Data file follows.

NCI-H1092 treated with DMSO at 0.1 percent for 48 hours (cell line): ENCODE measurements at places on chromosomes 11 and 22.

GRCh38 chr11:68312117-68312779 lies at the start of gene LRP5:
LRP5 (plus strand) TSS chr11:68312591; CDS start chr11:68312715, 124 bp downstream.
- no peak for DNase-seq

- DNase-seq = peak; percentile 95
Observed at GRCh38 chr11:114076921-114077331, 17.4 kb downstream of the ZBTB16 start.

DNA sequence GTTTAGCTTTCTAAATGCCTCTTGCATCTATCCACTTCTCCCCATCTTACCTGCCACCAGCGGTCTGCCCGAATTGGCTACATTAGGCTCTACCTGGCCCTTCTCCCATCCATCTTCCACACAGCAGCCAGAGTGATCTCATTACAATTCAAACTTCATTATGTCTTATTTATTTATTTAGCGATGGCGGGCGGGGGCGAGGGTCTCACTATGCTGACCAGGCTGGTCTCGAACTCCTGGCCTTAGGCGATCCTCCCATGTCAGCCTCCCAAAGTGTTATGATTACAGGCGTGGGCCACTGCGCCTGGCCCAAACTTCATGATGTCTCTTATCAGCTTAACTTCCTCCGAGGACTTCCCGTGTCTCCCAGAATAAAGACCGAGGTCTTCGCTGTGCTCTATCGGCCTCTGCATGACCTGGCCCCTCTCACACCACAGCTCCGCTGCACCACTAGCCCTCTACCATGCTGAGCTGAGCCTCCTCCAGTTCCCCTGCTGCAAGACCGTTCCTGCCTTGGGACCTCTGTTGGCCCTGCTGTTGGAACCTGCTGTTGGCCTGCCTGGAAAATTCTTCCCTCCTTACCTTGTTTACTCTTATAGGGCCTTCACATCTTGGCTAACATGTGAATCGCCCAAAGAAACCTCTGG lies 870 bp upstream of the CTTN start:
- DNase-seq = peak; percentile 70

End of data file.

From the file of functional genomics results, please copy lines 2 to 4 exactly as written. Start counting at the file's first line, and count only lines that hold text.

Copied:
GRCh38 chr11:68312117-68312779 lies at the start of gene LRP5:
LRP5 (plus strand) TSS chr11:68312591; CDS start chr11:68312715, 124 bp downstream.
- no peak for DNase-seq